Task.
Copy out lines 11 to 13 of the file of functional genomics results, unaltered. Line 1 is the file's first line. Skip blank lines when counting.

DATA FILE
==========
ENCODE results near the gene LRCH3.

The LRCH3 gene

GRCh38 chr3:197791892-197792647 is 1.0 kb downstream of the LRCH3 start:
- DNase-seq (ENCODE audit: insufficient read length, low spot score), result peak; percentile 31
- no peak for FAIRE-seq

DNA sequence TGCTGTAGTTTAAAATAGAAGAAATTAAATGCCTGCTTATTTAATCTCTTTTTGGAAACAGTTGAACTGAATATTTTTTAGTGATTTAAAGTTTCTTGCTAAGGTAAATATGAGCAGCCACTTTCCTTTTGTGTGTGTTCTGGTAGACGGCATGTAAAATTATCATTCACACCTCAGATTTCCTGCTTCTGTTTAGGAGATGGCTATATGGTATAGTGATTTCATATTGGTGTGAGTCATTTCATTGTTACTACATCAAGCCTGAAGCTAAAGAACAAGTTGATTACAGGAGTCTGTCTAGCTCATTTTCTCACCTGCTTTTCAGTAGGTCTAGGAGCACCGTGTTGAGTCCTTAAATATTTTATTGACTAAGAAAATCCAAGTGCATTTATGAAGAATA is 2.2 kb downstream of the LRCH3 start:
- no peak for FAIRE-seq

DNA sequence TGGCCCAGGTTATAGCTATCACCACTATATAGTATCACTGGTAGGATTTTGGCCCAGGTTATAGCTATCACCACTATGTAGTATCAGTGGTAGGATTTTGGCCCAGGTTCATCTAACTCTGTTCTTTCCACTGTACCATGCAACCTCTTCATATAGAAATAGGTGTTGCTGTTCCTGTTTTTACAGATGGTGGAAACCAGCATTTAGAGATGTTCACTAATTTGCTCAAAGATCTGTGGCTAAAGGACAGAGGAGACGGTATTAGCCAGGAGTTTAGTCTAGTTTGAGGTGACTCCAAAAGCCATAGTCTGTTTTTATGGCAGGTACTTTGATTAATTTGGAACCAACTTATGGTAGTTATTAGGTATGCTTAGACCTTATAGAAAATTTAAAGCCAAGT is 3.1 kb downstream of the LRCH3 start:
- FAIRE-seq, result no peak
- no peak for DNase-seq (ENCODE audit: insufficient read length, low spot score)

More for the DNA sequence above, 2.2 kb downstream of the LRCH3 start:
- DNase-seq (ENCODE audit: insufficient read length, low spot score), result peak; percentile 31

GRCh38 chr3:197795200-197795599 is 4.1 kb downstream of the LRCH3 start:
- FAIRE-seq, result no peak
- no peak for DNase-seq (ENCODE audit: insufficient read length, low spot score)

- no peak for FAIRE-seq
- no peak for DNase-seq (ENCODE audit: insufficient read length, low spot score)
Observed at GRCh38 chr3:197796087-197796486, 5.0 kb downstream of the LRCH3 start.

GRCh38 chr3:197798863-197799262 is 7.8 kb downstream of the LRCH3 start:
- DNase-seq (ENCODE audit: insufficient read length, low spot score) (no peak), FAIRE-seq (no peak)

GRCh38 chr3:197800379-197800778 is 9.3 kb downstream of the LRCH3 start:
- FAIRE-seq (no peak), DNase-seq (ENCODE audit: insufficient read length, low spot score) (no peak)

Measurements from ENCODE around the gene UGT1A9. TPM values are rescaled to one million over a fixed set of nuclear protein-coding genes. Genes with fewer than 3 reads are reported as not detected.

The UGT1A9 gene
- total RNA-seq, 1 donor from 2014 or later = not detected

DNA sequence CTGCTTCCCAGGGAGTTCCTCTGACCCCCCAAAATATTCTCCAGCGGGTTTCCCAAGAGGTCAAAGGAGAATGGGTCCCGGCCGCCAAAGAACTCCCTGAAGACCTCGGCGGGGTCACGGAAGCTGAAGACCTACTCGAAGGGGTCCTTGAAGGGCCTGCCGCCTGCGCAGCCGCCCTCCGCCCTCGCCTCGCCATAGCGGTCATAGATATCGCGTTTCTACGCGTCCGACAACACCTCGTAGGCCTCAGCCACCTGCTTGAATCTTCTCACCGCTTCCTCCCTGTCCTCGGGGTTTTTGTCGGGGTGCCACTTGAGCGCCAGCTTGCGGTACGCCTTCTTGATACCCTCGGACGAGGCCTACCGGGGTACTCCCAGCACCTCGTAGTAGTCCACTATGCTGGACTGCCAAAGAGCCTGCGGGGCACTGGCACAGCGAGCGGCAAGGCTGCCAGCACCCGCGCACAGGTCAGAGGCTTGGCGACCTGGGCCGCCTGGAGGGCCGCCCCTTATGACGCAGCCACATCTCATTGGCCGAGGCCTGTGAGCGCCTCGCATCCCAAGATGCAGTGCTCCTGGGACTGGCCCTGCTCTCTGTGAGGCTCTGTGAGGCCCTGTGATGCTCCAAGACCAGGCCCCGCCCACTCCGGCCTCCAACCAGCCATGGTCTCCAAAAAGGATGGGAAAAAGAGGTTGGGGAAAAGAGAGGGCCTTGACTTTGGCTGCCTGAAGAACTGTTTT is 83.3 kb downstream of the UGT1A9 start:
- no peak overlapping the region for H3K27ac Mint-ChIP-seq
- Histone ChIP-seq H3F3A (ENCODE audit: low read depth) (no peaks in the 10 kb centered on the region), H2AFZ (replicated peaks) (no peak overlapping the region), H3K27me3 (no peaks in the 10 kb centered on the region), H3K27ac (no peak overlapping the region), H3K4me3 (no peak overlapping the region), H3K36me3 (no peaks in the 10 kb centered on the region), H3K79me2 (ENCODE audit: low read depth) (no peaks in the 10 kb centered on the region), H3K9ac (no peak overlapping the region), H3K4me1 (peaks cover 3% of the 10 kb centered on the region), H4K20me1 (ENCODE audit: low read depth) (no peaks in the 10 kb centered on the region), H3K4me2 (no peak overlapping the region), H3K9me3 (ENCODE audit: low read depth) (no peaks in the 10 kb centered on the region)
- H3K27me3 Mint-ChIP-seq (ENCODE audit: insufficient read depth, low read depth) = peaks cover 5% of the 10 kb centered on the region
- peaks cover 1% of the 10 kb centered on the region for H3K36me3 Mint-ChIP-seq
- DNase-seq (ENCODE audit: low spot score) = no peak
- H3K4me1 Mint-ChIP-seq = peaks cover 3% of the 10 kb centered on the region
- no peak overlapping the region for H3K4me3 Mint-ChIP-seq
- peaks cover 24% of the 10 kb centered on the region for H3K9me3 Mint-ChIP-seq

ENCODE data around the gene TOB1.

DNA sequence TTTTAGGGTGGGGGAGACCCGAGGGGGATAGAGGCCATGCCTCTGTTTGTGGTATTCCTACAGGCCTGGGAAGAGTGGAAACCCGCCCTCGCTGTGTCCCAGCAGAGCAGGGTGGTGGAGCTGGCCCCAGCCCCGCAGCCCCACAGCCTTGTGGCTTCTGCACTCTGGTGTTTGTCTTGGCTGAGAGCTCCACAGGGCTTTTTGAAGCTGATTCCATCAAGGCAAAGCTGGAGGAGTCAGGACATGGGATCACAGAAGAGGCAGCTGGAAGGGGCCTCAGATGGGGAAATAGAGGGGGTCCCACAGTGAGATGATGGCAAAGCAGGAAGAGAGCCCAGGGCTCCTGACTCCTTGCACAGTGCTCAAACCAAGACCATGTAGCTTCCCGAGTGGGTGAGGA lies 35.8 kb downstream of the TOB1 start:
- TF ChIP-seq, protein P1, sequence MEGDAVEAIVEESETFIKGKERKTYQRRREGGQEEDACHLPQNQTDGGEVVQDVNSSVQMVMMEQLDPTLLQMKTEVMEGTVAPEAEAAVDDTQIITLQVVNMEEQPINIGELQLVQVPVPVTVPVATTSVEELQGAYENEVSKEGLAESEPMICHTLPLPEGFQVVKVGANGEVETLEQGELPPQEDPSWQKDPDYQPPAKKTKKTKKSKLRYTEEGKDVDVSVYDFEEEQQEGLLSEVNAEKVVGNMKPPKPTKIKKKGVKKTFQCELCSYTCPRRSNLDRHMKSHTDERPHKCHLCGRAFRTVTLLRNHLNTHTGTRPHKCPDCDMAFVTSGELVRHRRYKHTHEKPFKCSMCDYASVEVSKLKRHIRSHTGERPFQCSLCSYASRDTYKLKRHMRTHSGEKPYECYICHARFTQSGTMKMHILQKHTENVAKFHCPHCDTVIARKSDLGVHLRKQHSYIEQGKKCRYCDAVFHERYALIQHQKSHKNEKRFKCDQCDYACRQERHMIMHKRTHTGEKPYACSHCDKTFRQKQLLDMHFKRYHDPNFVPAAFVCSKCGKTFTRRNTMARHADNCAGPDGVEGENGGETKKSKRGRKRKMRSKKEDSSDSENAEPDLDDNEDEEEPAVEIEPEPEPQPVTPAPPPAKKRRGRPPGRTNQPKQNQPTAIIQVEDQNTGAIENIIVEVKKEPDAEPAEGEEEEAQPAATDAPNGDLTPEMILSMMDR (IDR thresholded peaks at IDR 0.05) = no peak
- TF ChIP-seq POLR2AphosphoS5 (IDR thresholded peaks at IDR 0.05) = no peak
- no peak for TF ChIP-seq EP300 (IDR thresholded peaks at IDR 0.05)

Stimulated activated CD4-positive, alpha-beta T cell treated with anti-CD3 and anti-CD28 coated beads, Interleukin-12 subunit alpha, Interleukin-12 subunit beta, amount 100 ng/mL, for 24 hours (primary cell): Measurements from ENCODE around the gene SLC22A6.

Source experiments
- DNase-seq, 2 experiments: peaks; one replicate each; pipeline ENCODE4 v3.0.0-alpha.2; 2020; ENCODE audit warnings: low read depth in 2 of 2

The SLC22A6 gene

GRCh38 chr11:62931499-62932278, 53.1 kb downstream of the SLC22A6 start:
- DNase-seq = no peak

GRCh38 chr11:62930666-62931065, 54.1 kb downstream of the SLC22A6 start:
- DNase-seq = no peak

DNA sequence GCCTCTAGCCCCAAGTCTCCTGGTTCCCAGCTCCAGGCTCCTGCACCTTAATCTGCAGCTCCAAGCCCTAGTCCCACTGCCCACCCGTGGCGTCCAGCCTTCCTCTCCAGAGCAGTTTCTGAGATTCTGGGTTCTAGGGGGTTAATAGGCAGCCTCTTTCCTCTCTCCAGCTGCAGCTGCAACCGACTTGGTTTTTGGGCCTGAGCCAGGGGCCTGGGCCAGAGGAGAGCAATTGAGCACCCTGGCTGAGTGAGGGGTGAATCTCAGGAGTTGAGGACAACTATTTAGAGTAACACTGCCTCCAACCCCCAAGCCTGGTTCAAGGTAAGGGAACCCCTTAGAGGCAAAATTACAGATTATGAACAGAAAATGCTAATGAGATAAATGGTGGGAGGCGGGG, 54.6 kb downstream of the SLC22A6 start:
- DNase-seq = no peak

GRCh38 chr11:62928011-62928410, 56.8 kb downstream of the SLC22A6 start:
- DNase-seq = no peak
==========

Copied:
More for the DNA sequence above, 2.2 kb downstream of the LRCH3 start:
- DNase-seq (ENCODE audit: insufficient read length, low spot score), result peak; percentile 31

GRCh38 chr3:197795200-197795599 is 4.1 kb downstream of the LRCH3 start: